Tempeh in Gainesville


Jose Caraballo, the man behind the tempeh at the Tempeh Shop in northwest Gainesville, has been making the product for 20 years. The shop sells the soybean-based Indonesian cuisine staple to local restaurants with a large vegetarian clientele including The Top, Chopstix and Mellow Mushroom.

DANNY GHITIS/Special to The Sun
Published: Saturday, April 1, 2006 at 6:01 a.m.
Last Modified: Friday, March 31, 2006 at 11:22 p.m.
As Gainesville diners' palates become attuned to more exotic cuisines - Indian, Singapore, Thai, Northern Italian, Jamaican, fusion American - the sources of those ingredients begin to also become arcane.
One needs to search far and wide for cinnamon bark, alanga and ackee, ingredients for some of those dishes.
But not tempeh - the Indonesian staple that has snuck into menus at not only eclectic Asian restaurants but also mainstream eateries such as The Top and Maude's Cafe.
Tempeh (pronounced tem-pay) - a tender but chewy white cake of cooked soybeans that can be prepared in hundreds of ways - is being made right here, one of four wholesale suppliers of the product in the United States and the only one in Florida.
The Tempeh Shop, 125 NW 23rd Ave., produces up to 1,000 pounds of tempeh every week. Founder Jose Caraballo, a tempeh maker here for nearly 25 years, and partner Arthur Guy spend several days each week cracking, cooking, packaging and fermenting organic soybeans into the cakes that are sold to restaurants all over Gainesville and - if Guy has his way - all over the Southeast. They also sell directly to the public four afternoons a week.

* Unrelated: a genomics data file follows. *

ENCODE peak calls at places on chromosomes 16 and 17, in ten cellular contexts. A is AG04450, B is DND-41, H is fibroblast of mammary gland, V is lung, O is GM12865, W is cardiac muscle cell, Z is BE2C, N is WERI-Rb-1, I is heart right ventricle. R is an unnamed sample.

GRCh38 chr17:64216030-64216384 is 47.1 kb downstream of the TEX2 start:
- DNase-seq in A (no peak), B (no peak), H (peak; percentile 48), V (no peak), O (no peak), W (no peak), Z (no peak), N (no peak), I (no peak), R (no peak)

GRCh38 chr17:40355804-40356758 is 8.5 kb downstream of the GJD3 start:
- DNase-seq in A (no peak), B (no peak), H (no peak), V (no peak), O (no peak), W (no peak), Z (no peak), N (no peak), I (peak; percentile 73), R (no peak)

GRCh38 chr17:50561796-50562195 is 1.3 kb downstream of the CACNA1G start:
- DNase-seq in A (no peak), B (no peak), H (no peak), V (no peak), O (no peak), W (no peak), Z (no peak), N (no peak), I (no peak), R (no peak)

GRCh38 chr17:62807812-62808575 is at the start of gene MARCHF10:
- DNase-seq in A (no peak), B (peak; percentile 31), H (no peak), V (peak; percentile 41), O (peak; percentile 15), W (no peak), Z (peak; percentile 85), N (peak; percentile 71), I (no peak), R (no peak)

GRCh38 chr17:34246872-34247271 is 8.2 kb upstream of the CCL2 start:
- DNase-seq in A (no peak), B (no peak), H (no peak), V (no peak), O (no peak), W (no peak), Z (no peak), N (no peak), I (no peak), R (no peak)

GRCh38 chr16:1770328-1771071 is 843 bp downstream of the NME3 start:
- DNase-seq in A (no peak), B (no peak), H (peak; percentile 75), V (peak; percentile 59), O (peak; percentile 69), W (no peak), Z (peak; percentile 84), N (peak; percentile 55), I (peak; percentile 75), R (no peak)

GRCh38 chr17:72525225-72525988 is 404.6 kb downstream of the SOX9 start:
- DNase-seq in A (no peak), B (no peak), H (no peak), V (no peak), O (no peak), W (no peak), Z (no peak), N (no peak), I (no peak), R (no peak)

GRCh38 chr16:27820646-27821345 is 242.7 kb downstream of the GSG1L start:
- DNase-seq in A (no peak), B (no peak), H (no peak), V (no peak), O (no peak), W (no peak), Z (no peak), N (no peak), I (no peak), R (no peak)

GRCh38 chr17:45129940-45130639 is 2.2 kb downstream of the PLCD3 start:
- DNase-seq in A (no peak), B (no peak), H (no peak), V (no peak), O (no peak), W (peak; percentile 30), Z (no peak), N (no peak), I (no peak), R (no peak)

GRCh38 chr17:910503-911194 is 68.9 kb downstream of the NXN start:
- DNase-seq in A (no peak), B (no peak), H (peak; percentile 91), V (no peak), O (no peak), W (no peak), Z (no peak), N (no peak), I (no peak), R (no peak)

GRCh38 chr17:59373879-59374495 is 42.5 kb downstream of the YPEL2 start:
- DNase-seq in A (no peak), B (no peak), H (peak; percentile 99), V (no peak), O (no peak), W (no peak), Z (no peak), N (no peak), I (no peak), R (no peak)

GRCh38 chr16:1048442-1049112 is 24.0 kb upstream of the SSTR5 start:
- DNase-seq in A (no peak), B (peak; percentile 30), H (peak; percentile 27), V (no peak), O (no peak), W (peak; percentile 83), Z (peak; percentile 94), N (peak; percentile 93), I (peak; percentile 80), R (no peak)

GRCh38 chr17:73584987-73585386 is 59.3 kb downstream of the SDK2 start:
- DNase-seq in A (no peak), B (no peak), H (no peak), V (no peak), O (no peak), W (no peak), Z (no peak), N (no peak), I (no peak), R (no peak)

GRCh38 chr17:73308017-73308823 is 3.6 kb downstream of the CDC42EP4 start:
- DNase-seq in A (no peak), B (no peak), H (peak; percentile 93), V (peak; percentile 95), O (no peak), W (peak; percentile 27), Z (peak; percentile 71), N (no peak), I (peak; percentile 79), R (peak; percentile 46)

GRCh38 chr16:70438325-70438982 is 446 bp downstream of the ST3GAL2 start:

"We prefer not to sell to retail outlets like grocery stores," Caraballo said. "This way we remain closer connected to the end user, and preserve the quality of the product."
The process to make - or "grow" tempeh, since it is a "living" product - is relatively simple. A large stainless steel vat is filled with water and heated to 180 degrees. Fifty pounds of dried soybeans - organic, from a farm in Nebraska - are first run through a food mill to dehull the beans and crack them in half, then poured into the vat. The temperature is raised to 212 degrees and then turned off. The vat is covered and allowed to sit for about 45 minutes. About half the hulls are skimmed off (they aren't inedible - in fact, they are full of fiber; they are added to Guy's compost pile) and the water drained.
The soaked soybeans are then piled in 10-pound batches into another open vat hung on the wall at about a 45-degree angle. It spins slowly while a blast of fresh air dries the beans slightly.
"This is preferable to commercially prepared tempeh you may find in a health store," Guy said, "for two reasons. First, the U.S. government requires it be steamed, which essentially 'kills' the bean. Tempeh is really a 'living' product, as it is inoculated with a bacteria, much like cheese is made. Then other large manufacturers use a centrifuge to dry the beans, which doesn't do it evenly - air doesn't reach all the surface of the beans, which allows them to absorb moisture evenly."